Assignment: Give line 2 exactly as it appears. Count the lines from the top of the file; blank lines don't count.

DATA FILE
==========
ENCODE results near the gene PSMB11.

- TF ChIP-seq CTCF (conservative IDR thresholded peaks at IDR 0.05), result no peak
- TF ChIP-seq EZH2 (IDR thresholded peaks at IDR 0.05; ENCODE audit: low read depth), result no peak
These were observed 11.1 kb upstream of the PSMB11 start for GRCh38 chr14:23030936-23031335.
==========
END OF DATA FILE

- TF ChIP-seq CTCF (conservative IDR thresholded peaks at IDR 0.05), result no peak